Swallow family letters

First page of The Evening and Morning Star, published in Independence, Missouri, June 1832

L. Tom Perry Special Collections is pleased to announce the availability of a newly digitized collection: Swallow family letters (MSS 7688). Letters written by Asahel and Prudence North, Luthera and Ransom Swallow, on August 23, 1834 from Illinois to their family in Vermont. The letter is addressed to Mr. Nahum Swallow, with an address to Brown’s Ville, Winsdor, Vermont. All four letters are written on a single folded sheet, and include updates about their activities. Also includes references to preaching by Latter-days Saint missionaries and reading the The Evening and Morning StarIt is unclear if any of the Swallow family eventually joined the Church of Jesus Christ of Latter-day Saints, but their letter is a good source for early missionary efforts in the midwest in the early 1830s.

The Swallow family were farmers in Vermont and Illinois. Nahum Swallow (1771-1851) migrated with his wife Deidamia Woods (1778-1858) from Massachusetts to settle in West Windsor, Vermont in 1796. Together they had fifteen children, including Chester, Deidamia, Prudence, Nahum, Nancy, Ransom, Eliza, Gardner, Guy, Mary, Franklin, Olivia, Luthera, John, and Sarah Jane. In 1819, Deidamia married Timothy Ladd and Prudence married Asahel North. They moved with their husbands to Illinois, where they began farming. Other siblings later moved to join them in the West.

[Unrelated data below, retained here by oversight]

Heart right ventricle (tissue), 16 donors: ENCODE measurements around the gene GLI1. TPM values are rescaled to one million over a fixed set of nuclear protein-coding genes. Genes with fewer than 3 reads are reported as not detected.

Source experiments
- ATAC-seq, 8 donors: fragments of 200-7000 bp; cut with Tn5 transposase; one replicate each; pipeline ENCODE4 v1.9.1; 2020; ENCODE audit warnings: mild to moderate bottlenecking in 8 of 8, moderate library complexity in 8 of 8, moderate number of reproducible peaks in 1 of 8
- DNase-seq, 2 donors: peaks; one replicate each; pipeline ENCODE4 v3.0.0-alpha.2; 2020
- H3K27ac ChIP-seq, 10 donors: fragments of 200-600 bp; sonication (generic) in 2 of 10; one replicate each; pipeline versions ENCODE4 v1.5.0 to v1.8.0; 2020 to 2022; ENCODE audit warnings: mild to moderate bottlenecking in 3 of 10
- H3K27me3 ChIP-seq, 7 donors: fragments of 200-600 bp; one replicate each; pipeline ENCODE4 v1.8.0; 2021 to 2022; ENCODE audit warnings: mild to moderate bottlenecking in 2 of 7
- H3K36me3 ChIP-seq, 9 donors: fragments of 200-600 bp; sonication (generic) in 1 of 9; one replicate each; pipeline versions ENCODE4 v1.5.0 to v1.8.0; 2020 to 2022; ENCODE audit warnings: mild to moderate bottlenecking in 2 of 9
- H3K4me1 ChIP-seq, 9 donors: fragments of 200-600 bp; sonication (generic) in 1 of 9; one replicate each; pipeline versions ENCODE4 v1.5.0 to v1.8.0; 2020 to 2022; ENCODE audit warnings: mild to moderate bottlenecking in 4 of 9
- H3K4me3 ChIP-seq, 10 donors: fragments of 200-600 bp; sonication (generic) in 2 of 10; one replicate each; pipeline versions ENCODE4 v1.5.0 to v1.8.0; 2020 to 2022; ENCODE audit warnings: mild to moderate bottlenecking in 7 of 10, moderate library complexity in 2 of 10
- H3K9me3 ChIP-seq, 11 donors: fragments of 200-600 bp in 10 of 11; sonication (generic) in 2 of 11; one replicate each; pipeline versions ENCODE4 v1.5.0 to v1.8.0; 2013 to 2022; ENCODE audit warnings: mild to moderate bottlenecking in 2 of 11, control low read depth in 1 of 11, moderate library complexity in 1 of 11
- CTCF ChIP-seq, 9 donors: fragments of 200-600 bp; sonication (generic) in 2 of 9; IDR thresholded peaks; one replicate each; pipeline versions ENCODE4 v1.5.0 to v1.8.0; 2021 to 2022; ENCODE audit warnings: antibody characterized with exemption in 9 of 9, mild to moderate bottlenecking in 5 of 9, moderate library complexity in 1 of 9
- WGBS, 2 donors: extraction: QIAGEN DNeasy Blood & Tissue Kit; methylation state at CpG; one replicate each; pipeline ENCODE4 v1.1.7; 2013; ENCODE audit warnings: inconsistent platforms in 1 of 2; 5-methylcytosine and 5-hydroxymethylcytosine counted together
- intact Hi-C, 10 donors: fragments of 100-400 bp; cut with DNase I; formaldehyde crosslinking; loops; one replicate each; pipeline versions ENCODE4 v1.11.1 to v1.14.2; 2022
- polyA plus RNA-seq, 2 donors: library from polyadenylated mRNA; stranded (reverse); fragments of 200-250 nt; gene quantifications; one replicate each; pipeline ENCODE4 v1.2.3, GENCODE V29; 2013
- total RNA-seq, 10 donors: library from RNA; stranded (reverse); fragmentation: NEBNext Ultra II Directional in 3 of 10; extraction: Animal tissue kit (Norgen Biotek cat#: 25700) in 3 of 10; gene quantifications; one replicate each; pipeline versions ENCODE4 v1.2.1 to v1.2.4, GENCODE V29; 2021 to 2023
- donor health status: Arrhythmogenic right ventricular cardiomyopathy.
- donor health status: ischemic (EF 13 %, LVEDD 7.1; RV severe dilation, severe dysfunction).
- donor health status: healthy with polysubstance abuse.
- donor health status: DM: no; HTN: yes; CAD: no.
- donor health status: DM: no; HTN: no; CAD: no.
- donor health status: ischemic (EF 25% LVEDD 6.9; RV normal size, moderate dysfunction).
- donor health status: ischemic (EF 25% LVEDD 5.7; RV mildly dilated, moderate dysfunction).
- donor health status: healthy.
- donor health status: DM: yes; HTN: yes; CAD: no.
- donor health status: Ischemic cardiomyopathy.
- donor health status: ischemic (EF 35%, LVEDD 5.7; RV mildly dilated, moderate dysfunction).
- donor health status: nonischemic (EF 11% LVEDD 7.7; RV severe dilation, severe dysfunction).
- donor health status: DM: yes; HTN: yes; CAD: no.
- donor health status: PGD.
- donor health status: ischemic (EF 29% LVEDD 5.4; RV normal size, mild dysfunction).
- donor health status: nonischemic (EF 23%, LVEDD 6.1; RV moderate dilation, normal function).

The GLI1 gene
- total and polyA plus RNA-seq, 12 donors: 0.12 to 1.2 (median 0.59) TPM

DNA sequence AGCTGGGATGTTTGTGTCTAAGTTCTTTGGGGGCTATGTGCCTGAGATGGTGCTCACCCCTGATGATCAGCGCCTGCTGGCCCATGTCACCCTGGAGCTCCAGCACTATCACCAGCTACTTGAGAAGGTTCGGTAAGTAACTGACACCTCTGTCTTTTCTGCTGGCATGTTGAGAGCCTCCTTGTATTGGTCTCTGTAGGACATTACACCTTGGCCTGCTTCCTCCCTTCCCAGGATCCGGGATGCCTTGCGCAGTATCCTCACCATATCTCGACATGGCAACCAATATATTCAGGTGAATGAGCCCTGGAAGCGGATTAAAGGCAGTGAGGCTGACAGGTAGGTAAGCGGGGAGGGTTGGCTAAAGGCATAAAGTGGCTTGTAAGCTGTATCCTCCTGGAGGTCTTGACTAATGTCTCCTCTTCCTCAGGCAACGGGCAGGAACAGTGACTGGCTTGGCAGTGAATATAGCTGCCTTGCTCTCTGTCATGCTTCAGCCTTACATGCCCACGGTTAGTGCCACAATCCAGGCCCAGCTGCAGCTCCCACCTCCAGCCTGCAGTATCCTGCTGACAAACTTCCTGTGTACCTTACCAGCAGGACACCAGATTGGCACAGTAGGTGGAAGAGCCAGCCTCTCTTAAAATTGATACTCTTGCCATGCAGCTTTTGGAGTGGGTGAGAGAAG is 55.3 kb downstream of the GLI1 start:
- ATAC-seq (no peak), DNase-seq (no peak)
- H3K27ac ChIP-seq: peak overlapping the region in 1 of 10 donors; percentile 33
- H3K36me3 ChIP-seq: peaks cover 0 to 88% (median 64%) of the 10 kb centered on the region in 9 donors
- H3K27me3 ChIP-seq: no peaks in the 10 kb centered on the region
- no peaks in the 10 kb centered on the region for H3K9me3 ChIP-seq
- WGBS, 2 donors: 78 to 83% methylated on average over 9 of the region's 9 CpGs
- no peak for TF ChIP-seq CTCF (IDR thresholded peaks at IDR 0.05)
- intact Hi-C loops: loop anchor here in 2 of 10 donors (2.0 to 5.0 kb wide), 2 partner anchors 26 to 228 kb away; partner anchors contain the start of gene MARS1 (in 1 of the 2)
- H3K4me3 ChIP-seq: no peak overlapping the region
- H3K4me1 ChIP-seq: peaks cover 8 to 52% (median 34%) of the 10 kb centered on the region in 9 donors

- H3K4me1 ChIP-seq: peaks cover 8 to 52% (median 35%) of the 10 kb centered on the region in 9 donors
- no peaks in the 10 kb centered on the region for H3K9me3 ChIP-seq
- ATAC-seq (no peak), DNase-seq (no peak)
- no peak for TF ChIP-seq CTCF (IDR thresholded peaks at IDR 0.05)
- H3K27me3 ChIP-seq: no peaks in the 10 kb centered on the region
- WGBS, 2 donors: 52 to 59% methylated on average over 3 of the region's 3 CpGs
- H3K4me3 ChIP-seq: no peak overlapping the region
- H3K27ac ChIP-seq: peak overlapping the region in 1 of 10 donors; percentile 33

Rare art books and serials digitized

Special Collections recently digitized its holdings of art books and periodicals from the Rare Book and Victorian Collections. They can be found in the BYU collection at the Internet Archive. To search for this content in the Internet Archive, use the subject search facet to limit results to topics like art, artists, painters, or specific genres or media (such as sculpture, pottery, or engraving). Links to digital versions can also be found in individual records in the library catalog.

Female Relief Society record book

L. Tom Perry Special Collections is pleased to announce the availability of a newly digitized collection: Female Relief Society record book (MSS SC 23).  This collection contains one minute book of the Female Relief Society in Salt Lake City, Utah, which outlines the activities, resolutions and meetings of the society. The record was kept by Louisa R. Taylor, the society’s secretary, and includes entries for meetings from January 9-June 13, 1854.  Some entries are also kept by assistant secretary Amanda Barnes Smith.

The purpose of the group was to make clothing for the local Native American women and children.  This was one of the first Relief Society organizations formed in Utah Territory, and is a predecessor to the official Relief Society organized by Brigham Young and Eliza R. Snow in 1855. A transcription of these minutes along with a historical note about this early Utah Relief Society group can be found as part of the online publication of The First Fifty Years of Relief Society (2008).